ILLIN’ ON 24 oz. Jolt October 6 only made it worse. G.G. Allin, this New Hampshire loser, appeared at the Cat Club, wearing only a jockstrap and cowboy boots.
He started shouting the moment he came out, after shitting in his hands and wiping it on his chest. Then he bashed the microphone into his mouth, nose, and eye sockets, a shiny red mask spreading across his face. He stretched his jock aside and pulled hard on his little dick. He broke bottles on the ground and rolled in them. Back up on stage now, there was other stuff on the floor (vomit?), and his butt and legs, besides his face, were bleeding. On his back, sometimes doggy style, Allin would shove the microphone into his anus.
Then he went into the second number.
Seeing the band try to work through the songs, sing the choruses, was not a little comic. This had nothing to do with music, which was nothing anyway. This was obscenity: “You should be raped. Fuckyoufuckyoufuck.” Another 15 minutes, and the club pulled the plug. Allin disappeared, came back, shit on the stage’s edge, picked it up and threw crap into the audience. He pitched bottles into the crowd. Bouncers glared, but they were frozen, perhaps not knowing who to hate more, the taunting audience or Allin. His eyes were popped and blackened. He caromed through the club, screaming, arms twirling. Two bouncers nearby wanted him out but did not want to touch him. Finally they swallowed, each grabbed an arm, and escorted Allin out a side door.
Maybe the guy figured, This is my New York show. It is important for me to do the right thing. Make them think: I saw something. After all, Allin’s played across the country, doing assaultive things for years now, and this evening, also, fit into a lattice of show-biz gestures. It, too, was entertainment.
Except that, Monday anyway, we were watching a guy who for at least one night didn’t care if he died, maybe wanted to. And didn’t mind hitting others with bottles, or shit, on the way out. Before the show, according to the booker, Allin pulled a knife on a woman backstage and tore her jacket. There was no pacing (I’ve got to go, I want it now), no role-playing like Karen Finley, nothing like the beat or the blare of Iggy that meant we are all going over the edge together. Not even Sid singing ‘My Way’. Allin was alone, like the guy biting the chicken’s head.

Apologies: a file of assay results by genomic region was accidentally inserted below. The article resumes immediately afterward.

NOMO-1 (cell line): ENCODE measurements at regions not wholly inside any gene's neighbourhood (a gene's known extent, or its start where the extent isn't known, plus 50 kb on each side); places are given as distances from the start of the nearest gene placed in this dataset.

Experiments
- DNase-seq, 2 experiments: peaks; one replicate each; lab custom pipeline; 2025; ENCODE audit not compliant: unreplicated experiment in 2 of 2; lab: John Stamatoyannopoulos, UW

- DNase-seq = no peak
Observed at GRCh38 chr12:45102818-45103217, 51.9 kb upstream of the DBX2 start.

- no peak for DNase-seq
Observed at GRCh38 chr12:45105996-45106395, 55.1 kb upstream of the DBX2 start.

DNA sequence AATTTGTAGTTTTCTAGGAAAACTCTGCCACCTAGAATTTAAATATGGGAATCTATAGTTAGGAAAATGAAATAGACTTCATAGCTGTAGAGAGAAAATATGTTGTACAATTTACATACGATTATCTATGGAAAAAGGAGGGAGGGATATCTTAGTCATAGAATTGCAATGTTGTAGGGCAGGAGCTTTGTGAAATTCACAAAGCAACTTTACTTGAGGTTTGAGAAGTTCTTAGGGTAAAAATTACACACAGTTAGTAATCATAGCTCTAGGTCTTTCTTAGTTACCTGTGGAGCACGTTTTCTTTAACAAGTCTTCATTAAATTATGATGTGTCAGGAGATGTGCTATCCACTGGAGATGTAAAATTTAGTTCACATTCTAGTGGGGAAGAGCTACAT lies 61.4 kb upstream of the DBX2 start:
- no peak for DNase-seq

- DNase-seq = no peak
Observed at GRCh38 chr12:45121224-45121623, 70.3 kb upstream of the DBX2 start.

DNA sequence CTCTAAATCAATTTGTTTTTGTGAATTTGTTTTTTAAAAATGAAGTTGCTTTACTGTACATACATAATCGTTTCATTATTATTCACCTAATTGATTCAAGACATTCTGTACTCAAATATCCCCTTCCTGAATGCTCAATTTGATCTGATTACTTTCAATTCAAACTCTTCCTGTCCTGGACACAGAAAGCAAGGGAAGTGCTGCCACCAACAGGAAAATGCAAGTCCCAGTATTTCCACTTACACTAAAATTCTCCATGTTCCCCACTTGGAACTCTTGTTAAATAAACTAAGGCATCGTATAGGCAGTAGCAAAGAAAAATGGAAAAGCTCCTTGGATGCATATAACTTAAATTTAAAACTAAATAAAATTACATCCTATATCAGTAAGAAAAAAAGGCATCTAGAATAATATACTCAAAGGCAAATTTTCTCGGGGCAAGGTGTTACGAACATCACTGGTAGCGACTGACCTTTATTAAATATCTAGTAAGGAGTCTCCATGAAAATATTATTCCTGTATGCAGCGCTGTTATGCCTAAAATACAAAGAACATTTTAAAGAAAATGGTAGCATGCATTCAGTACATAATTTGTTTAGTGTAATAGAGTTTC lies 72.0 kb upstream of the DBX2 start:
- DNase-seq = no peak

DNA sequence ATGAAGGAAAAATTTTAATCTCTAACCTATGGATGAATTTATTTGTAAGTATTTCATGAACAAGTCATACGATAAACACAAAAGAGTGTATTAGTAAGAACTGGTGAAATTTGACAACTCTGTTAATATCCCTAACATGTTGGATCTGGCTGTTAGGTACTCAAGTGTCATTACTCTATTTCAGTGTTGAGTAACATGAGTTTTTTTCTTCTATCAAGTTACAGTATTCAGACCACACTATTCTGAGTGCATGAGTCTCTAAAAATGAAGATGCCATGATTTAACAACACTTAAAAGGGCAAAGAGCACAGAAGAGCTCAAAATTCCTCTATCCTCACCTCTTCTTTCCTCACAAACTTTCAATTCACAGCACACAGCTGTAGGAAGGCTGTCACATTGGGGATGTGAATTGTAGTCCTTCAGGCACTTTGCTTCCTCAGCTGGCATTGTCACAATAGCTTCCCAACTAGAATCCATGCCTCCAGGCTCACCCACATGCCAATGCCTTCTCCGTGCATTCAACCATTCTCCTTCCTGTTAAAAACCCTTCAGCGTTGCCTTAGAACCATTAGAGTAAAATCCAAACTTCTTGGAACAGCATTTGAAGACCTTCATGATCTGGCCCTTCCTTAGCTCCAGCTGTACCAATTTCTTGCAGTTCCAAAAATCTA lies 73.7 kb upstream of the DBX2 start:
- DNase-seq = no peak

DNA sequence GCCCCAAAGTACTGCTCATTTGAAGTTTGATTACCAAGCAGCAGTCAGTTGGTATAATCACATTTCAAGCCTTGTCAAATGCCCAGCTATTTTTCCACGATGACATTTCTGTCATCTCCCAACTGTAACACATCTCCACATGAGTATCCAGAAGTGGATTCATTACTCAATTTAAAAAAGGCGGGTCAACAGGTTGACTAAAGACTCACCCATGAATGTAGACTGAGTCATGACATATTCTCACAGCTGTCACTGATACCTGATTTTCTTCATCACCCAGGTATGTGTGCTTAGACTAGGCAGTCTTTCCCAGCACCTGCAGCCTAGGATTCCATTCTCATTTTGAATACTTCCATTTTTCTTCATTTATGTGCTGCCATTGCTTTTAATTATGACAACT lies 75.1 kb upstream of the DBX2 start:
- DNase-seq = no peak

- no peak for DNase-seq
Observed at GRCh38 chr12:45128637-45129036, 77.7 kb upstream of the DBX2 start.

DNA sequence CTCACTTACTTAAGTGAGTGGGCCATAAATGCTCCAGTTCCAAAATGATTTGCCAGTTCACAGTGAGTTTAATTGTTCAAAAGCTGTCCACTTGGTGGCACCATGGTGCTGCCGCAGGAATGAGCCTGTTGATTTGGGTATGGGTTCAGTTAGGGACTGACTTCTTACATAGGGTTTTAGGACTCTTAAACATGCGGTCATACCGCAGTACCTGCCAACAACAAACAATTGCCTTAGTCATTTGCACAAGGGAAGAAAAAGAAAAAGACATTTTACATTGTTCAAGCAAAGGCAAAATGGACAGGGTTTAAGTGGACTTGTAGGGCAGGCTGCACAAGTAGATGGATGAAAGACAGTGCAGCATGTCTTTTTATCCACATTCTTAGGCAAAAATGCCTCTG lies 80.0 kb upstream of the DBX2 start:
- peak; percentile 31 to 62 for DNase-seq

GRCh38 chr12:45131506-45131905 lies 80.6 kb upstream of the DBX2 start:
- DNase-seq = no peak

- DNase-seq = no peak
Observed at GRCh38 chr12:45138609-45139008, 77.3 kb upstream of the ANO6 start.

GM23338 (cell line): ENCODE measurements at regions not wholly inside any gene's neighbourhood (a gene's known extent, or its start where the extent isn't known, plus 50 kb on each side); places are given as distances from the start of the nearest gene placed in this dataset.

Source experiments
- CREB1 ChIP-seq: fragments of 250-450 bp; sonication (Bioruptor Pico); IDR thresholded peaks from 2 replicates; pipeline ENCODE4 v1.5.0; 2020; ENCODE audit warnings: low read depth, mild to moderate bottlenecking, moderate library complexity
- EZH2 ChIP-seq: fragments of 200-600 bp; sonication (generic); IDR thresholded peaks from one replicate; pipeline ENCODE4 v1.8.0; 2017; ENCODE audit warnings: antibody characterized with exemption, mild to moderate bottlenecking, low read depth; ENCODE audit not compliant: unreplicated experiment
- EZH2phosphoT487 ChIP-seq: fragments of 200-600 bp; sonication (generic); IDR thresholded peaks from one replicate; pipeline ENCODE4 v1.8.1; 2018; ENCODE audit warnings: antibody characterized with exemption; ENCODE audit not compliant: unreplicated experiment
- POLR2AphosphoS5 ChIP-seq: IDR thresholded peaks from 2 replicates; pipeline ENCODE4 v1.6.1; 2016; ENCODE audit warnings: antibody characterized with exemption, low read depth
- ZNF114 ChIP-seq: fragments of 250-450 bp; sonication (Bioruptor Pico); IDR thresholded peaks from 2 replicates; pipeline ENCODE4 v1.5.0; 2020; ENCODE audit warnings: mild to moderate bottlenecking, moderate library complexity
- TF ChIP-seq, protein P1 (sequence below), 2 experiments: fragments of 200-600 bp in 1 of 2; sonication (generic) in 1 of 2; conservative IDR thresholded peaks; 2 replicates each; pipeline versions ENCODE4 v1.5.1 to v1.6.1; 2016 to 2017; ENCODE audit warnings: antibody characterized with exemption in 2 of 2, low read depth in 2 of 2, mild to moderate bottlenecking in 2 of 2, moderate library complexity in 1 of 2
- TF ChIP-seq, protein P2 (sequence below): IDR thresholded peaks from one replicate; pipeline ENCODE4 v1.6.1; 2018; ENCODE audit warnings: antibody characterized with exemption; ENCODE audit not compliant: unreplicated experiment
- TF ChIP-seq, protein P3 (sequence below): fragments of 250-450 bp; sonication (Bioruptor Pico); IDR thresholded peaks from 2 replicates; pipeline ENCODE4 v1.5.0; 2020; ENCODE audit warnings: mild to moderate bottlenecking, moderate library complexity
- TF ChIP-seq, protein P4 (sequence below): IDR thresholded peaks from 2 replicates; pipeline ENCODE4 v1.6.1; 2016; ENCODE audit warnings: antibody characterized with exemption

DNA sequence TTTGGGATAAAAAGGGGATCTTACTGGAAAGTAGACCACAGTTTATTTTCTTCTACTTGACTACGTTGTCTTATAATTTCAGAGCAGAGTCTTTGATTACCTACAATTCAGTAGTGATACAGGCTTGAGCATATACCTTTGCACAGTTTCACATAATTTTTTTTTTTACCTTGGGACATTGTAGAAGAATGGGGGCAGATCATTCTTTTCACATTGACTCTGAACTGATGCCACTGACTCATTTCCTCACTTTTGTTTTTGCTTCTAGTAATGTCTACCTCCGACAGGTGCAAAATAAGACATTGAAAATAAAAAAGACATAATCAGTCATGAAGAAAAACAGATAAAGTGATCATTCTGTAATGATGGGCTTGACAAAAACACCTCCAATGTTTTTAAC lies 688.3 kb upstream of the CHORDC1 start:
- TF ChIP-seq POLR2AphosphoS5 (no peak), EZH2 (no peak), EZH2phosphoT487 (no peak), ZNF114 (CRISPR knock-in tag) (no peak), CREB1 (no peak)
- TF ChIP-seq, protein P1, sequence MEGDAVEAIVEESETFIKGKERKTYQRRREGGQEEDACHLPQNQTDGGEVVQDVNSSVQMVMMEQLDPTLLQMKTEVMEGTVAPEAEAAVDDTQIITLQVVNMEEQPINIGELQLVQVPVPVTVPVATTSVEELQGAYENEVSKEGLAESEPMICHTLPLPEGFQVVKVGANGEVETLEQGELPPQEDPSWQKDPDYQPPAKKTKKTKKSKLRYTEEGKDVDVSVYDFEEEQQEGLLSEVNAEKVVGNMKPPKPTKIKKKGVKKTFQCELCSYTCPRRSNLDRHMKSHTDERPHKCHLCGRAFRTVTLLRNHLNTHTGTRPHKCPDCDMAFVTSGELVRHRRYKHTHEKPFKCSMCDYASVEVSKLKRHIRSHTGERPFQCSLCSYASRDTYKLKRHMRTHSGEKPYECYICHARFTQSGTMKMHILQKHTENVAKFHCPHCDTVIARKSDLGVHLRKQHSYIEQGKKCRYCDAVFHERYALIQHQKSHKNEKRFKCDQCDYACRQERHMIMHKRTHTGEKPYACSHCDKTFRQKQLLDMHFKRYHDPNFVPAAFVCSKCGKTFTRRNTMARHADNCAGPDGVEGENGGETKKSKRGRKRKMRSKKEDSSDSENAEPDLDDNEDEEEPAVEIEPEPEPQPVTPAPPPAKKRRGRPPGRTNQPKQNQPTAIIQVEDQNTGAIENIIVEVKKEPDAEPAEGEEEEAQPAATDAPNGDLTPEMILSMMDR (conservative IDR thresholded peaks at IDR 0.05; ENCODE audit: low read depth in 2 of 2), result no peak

Unlike watching Buddhist monks set themselves on fire in protest, or The Gore Girls, or even an autopsy, Allin’s were gestures with no ripple. The club, the band, the audience, everyone exploited the guy. By watching, by not leaving, and maybe by writing about him, I know that I’m exploiting him too. I hope I haven’t made you wish you were there.
Perhaps you’ve seen a terrible car crash. Lots of people left the club, but a wreck draws a rapt audience, and those who stayed were transfixed. During a song called ‘I Want to Rape Your Cunt’, he tried to fuck a female friend in the broken glass. They ended up wrestling in slow motion. A woman ran bleeding to the restroom, hit with a microphone stand. Allin’s female friend went from table to table, swigging the remains from every bottle or glass she could get her hands on, like she was plucking change from a row of pay phones. I felt like throwing up then. Writing about this is not helping. See you in hell.
© RJ Smith, The Village Voice, 21 October 1986